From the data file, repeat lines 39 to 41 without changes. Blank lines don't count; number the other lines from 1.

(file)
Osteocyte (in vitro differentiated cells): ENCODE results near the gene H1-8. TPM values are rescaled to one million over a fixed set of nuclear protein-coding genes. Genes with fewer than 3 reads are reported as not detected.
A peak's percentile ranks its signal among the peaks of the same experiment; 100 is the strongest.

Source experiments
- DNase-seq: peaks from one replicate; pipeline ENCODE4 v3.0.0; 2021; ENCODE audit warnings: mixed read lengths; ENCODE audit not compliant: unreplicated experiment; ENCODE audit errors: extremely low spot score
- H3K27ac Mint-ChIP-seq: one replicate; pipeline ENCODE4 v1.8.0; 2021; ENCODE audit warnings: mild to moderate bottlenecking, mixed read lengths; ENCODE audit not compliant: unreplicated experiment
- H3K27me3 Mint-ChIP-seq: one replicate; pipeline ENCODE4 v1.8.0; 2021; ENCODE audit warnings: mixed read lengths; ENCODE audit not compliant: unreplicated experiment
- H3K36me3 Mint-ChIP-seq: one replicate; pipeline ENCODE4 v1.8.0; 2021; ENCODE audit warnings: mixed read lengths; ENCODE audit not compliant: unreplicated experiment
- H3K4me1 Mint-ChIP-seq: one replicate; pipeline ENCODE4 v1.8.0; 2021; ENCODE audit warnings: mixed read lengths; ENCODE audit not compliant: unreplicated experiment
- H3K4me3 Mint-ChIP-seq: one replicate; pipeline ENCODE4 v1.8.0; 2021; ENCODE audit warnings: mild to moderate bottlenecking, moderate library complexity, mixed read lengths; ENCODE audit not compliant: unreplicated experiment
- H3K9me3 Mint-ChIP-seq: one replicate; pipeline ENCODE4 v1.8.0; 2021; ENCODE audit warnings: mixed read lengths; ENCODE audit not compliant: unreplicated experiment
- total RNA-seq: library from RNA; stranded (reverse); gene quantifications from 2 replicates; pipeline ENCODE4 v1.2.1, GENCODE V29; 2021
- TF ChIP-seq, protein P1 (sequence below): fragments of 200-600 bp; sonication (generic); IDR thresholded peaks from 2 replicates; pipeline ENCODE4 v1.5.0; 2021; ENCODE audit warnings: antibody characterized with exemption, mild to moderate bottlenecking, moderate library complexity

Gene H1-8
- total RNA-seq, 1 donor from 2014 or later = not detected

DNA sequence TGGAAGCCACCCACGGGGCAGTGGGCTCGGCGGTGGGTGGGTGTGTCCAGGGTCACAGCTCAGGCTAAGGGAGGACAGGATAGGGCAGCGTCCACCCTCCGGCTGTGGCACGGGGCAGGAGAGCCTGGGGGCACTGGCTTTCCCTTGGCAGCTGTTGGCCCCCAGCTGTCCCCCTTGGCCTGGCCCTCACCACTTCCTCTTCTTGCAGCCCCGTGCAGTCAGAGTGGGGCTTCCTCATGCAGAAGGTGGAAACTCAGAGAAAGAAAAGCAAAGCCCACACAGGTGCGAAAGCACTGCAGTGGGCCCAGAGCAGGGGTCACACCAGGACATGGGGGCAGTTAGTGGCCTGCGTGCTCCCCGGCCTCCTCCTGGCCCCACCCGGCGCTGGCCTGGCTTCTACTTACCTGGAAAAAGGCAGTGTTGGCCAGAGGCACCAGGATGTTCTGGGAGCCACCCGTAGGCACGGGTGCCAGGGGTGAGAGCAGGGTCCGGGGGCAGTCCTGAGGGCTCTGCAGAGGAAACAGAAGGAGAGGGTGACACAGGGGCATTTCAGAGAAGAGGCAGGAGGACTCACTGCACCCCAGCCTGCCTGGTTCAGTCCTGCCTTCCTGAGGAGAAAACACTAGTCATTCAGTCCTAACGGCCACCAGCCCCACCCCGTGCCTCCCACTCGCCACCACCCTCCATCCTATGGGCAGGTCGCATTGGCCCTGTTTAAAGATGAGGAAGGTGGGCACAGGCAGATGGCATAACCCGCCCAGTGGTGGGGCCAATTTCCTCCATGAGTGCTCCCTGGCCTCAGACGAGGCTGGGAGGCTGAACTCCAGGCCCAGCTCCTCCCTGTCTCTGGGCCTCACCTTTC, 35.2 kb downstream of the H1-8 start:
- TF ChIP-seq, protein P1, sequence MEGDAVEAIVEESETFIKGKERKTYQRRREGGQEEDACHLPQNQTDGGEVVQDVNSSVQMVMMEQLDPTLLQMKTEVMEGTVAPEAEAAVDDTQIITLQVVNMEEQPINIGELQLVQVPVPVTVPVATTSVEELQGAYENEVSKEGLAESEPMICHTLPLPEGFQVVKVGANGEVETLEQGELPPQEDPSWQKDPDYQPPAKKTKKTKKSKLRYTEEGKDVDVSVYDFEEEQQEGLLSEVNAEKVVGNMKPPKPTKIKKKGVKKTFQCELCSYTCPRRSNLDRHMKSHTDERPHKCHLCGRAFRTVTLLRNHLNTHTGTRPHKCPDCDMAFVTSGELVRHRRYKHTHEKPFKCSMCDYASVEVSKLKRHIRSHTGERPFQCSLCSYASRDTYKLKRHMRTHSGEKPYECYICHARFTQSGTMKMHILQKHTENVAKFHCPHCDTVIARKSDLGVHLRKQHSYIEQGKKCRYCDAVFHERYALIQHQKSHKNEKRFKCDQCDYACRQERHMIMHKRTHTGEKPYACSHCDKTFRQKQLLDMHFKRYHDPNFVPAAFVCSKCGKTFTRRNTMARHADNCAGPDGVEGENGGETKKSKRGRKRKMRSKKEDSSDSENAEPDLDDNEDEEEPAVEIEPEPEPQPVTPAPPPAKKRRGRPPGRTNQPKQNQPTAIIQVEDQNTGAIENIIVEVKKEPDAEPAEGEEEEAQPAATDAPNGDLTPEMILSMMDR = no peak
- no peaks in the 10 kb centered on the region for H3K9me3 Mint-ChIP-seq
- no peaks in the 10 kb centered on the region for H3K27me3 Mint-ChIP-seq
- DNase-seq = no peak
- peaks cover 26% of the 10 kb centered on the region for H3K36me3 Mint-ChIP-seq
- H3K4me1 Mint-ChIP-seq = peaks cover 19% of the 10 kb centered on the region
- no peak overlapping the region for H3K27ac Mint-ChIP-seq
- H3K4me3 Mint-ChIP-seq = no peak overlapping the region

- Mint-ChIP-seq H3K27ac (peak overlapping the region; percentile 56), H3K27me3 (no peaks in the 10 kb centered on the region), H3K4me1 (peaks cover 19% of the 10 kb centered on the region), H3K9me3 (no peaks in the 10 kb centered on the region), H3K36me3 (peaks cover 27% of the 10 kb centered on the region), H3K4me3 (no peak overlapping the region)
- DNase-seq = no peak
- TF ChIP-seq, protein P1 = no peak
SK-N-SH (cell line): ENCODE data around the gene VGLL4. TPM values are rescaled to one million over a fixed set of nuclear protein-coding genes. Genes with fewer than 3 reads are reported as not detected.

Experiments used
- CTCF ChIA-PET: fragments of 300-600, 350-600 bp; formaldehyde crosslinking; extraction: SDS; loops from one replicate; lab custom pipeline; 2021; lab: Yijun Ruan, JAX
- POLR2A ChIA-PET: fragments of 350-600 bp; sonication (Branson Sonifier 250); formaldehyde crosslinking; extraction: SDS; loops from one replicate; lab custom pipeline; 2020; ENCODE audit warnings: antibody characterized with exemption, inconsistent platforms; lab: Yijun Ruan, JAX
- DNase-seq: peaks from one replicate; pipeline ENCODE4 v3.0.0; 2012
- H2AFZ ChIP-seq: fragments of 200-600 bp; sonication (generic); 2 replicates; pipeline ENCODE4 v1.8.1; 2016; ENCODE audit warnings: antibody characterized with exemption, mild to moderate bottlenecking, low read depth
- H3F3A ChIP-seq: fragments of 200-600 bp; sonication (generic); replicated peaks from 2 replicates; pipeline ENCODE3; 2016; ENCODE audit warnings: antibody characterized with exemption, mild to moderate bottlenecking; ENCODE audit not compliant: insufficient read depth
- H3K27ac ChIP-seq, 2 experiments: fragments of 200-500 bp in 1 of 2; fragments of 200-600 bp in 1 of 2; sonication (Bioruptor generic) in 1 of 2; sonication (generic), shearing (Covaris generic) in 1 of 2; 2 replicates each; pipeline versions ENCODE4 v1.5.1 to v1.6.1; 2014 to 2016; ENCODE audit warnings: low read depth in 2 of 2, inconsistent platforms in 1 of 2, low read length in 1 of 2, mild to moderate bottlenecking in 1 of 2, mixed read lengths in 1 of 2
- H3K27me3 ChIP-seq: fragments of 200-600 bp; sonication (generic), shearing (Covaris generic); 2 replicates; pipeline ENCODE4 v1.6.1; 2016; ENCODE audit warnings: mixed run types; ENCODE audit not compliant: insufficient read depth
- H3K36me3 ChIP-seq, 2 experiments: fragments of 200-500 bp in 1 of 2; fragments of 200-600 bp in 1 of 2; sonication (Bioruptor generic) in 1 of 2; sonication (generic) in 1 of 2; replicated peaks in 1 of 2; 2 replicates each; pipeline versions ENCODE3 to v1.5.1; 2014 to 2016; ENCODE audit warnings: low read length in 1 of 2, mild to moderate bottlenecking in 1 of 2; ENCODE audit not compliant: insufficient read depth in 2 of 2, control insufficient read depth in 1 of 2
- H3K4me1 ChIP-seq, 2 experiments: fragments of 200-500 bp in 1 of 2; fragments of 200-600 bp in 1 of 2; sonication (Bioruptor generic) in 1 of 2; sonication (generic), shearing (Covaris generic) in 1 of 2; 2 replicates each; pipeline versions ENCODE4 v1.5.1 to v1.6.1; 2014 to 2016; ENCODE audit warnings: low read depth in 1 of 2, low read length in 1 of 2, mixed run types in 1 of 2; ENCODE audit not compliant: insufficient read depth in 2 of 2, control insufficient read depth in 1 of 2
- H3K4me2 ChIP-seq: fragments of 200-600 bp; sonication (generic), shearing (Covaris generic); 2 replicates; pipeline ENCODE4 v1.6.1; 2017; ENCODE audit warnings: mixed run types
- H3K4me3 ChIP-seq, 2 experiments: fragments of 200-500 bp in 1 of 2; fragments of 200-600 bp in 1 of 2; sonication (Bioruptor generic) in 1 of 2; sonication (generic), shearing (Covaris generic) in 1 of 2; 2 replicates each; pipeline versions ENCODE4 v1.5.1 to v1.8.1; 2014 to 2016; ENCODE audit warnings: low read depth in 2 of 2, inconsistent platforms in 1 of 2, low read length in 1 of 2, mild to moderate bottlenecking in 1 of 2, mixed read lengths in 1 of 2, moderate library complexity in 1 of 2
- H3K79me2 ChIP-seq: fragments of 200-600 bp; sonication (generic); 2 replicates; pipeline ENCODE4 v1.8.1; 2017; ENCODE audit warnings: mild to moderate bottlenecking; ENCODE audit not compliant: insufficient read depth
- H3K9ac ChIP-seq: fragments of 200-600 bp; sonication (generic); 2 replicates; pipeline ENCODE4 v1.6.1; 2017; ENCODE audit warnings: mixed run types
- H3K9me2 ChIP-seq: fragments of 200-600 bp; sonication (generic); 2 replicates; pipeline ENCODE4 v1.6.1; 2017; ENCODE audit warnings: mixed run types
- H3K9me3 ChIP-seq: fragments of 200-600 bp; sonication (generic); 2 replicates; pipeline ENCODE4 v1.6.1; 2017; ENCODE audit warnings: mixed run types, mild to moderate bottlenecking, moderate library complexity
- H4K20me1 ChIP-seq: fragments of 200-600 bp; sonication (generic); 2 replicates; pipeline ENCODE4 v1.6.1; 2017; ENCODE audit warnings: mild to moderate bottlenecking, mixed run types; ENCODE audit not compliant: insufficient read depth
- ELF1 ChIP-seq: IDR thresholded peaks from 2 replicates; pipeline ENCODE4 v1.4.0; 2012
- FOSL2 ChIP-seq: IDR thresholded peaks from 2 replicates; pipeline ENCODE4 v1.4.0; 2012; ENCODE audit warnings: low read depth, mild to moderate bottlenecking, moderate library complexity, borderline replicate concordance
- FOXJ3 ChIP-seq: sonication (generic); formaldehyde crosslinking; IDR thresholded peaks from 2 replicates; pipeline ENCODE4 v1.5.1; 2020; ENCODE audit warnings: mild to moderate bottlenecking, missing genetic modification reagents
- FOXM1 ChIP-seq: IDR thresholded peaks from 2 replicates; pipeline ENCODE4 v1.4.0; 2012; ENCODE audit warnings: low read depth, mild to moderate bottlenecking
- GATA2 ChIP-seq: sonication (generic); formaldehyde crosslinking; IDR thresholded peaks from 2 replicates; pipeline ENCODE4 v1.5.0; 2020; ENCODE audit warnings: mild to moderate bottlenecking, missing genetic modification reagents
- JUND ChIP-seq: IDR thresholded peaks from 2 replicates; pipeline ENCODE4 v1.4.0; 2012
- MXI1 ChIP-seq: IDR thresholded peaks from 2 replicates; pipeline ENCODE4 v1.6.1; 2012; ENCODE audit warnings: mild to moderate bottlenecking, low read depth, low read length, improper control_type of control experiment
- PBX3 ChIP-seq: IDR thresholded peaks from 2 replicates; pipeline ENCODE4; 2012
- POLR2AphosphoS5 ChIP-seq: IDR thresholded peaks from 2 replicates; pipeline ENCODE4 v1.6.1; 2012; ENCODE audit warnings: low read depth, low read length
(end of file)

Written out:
- H3K4me3 ChIP-seq, 2 experiments: fragments of 200-500 bp in 1 of 2; fragments of 200-600 bp in 1 of 2; sonication (Bioruptor generic) in 1 of 2; sonication (generic), shearing (Covaris generic) in 1 of 2; 2 replicates each; pipeline versions ENCODE4 v1.5.1 to v1.8.1; 2014 to 2016; ENCODE audit warnings: low read depth in 2 of 2, inconsistent platforms in 1 of 2, low read length in 1 of 2, mild to moderate bottlenecking in 1 of 2, mixed read lengths in 1 of 2, moderate library complexity in 1 of 2
- H3K79me2 ChIP-seq: fragments of 200-600 bp; sonication (generic); 2 replicates; pipeline ENCODE4 v1.8.1; 2017; ENCODE audit warnings: mild to moderate bottlenecking; ENCODE audit not compliant: insufficient read depth
- H3K9ac ChIP-seq: fragments of 200-600 bp; sonication (generic); 2 replicates; pipeline ENCODE4 v1.6.1; 2017; ENCODE audit warnings: mixed run types